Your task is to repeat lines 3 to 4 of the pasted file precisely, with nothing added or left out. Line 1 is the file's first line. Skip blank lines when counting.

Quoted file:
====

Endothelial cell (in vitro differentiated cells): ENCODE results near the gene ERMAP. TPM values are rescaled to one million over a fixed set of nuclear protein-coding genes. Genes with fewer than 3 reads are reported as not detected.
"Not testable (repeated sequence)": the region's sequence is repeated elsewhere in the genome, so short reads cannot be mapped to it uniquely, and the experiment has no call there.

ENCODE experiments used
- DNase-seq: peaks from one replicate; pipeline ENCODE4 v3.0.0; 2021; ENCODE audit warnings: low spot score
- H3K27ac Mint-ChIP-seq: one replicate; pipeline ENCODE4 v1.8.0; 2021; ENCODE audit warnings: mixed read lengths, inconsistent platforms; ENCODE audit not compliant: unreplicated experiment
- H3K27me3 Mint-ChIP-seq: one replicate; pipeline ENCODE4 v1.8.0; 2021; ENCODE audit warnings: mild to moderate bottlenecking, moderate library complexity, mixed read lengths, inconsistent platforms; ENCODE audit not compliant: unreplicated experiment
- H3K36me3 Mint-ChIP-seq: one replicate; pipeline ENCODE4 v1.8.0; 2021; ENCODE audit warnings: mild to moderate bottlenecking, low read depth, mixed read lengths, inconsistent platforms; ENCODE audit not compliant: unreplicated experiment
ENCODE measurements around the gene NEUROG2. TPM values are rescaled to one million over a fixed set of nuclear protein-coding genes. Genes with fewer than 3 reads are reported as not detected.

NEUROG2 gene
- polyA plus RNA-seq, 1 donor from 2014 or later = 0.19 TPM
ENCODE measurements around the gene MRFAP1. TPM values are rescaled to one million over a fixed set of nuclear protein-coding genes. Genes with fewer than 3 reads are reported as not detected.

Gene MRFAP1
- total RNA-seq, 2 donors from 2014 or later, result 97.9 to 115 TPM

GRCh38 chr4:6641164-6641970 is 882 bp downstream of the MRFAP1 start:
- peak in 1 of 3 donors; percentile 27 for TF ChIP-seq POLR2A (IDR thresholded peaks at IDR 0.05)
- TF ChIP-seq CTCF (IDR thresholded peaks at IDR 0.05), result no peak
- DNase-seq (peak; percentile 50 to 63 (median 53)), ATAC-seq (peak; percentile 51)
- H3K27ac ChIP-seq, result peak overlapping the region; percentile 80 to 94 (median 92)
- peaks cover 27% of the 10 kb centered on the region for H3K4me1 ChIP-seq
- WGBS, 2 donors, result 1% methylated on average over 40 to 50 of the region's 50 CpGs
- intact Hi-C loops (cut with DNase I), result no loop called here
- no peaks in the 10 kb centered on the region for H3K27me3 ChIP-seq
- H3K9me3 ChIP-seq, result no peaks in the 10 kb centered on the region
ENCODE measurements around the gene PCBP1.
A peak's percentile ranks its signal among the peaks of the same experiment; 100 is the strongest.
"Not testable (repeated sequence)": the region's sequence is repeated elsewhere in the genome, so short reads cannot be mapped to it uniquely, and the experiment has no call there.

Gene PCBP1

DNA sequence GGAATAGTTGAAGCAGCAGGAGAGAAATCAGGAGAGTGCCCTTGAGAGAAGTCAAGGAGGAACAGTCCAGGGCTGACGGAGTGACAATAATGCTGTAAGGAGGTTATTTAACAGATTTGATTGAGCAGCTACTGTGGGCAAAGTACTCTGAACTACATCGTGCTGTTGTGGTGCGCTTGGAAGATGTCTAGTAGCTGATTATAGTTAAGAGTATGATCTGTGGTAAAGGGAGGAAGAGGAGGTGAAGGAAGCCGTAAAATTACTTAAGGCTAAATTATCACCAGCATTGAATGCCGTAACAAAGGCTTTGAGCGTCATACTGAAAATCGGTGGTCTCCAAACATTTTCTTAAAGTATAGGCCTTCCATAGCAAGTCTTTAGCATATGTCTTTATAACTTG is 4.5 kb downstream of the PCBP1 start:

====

ENCODE experiments used
- DNase-seq: peaks from one replicate; pipeline ENCODE4 v3.0.0; 2021; ENCODE audit warnings: low spot score